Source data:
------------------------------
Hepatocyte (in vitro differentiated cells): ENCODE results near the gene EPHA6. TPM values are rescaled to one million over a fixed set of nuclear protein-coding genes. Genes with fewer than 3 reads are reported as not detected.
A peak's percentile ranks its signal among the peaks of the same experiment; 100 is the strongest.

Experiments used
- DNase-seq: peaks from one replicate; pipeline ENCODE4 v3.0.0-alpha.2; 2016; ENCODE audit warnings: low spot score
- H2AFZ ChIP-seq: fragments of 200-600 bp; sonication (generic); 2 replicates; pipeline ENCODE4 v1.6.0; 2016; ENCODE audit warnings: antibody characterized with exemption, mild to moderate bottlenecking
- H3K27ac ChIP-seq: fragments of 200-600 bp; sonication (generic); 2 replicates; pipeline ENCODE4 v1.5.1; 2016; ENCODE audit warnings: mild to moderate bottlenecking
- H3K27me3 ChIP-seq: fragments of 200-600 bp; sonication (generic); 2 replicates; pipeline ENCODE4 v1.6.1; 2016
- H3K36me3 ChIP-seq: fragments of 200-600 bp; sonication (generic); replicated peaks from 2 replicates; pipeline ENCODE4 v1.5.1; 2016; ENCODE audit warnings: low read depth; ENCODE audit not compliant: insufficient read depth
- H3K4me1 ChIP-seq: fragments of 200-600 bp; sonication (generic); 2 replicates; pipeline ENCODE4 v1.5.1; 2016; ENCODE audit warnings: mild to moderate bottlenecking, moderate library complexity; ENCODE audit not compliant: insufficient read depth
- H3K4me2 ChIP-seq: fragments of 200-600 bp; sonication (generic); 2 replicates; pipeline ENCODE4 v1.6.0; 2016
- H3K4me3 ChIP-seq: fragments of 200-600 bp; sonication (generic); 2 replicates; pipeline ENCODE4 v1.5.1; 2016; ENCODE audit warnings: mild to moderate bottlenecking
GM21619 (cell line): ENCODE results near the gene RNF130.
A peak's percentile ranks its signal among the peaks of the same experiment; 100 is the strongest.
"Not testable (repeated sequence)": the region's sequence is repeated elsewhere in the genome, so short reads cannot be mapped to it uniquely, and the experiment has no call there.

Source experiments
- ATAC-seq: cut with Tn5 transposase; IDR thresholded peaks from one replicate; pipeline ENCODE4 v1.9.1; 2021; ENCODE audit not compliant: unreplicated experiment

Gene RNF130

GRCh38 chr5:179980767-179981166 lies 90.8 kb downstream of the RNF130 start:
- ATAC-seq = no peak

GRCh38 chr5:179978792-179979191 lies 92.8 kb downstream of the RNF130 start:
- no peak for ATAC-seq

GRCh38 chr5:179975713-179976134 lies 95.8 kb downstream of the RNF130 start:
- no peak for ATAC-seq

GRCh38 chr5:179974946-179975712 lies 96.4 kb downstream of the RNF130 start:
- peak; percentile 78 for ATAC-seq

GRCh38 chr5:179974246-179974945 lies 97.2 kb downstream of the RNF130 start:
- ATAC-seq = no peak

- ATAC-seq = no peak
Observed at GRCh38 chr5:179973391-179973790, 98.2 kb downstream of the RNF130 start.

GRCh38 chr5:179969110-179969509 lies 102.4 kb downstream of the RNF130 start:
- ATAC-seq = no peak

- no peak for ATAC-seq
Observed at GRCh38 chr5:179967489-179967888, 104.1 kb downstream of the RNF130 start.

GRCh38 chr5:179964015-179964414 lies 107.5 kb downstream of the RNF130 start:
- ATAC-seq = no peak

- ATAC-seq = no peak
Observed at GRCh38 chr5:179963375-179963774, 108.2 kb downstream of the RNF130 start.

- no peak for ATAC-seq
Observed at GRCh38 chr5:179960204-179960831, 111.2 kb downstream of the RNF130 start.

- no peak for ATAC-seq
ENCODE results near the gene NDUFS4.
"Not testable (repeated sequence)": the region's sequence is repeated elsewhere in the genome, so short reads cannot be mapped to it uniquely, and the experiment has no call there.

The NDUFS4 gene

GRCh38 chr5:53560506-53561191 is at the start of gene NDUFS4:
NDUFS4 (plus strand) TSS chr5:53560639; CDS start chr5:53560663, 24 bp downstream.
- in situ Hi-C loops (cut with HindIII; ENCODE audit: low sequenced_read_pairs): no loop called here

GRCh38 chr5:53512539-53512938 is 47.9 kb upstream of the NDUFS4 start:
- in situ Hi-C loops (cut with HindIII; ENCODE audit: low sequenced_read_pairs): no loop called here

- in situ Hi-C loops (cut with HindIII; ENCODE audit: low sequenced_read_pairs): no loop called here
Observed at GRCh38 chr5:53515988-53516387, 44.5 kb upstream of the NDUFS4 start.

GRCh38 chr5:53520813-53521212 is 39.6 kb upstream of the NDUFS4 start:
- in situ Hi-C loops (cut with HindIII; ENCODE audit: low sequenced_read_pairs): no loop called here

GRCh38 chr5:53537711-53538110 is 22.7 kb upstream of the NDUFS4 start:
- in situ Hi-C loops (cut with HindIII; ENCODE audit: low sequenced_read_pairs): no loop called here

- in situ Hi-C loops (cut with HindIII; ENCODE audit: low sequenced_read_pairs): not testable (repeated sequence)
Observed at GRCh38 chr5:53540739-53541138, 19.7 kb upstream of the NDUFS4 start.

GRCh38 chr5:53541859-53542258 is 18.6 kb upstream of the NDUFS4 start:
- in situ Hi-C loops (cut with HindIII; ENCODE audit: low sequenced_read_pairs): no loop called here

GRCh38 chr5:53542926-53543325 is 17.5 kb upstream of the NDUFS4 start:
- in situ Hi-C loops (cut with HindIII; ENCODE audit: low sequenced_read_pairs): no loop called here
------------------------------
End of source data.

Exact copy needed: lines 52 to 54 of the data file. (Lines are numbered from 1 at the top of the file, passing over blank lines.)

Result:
- in situ Hi-C loops (cut with HindIII; ENCODE audit: low sequenced_read_pairs): no loop called here

GRCh38 chr5:53537711-53538110 is 22.7 kb upstream of the NDUFS4 start:
- in situ Hi-C loops (cut with HindIII; ENCODE audit: low sequenced_read_pairs): no loop called here